Wrong, at this time…

March 7th, 2011
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“I believe at this point and time that the NDP and the Conservatives somehow will work out some kind of accommodation to at least have the budget pass …” -

Robert Fife, as quoted on the CTV website

Former U.S. Secretary of State Alexander Haig was renowned for “the semantically strained use of words and verbosity”. Although he cannot be credited with the invention of the exceedingly common, and exceedingly awkward “at this point in time”, he certainly used it and contributed to its acceptance. “At this point in time” is a classic embellishment Stupidism, given that simply stating “at this time” is more precise, clearer and more elegant.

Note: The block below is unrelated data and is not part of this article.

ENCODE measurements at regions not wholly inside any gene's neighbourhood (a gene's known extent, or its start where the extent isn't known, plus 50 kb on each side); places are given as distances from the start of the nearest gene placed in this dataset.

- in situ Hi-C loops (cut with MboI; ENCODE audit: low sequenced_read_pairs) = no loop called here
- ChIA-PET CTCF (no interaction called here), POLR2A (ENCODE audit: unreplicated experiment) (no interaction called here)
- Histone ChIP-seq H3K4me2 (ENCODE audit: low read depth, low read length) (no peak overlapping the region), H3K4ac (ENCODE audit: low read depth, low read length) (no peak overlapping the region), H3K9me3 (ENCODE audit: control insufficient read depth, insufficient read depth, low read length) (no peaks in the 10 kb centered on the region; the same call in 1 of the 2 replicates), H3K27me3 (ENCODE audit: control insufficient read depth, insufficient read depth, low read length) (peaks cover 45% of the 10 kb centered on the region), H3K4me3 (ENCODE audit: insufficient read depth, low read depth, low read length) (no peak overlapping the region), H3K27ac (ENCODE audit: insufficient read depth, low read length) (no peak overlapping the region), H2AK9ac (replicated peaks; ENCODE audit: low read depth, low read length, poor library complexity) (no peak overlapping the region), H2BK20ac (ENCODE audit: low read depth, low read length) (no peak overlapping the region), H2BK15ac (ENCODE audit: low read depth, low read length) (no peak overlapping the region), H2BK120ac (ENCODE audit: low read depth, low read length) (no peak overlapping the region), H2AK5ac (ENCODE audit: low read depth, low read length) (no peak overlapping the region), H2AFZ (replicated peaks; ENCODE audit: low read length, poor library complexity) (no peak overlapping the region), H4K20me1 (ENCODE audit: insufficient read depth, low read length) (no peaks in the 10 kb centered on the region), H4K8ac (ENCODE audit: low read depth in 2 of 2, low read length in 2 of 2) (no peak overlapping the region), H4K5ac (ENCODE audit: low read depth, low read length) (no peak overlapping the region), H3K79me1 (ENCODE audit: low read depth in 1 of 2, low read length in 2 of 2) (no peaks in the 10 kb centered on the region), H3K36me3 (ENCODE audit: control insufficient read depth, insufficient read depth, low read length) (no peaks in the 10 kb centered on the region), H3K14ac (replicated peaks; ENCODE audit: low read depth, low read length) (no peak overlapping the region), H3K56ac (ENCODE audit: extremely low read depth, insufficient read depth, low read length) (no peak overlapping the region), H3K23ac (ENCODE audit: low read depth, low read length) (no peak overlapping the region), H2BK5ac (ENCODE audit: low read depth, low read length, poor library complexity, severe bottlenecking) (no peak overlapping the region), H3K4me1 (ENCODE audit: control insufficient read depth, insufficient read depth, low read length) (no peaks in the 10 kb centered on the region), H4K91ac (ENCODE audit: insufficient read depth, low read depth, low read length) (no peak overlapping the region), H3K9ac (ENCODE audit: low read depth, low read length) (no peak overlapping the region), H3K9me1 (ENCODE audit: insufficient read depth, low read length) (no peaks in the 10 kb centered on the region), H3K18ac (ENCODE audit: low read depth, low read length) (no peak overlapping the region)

We’ll give Mr. Fife, a respected veteran journalist, the benefit of the doubt here. We’re sure it was a slipshod junior website jockey that took “point in time” and stupified it even more by making it “point and time”. I guess this would be a combination of two phrases – “at this point” and “at this time”? Whoops! No use trying to find logic down that linguistic rabbit hole.

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By John Weissenberger